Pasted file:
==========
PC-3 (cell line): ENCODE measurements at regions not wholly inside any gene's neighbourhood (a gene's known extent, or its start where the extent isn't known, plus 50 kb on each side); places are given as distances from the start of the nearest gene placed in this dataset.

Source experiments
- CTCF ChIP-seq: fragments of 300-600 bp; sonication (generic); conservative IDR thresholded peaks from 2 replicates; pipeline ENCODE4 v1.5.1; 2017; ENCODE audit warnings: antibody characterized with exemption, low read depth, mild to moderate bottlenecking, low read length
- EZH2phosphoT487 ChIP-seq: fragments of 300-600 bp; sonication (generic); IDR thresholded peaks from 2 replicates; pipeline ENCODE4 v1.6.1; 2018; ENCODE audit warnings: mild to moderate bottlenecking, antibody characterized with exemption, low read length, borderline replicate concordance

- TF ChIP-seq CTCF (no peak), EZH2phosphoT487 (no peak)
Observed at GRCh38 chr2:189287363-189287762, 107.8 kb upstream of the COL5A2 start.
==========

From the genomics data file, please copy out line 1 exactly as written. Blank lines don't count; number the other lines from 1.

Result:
PC-3 (cell line): ENCODE measurements at regions not wholly inside any gene's neighbourhood (a gene's known extent, or its start where the extent isn't known, plus 50 kb on each side); places are given as distances from the start of the nearest gene placed in this dataset.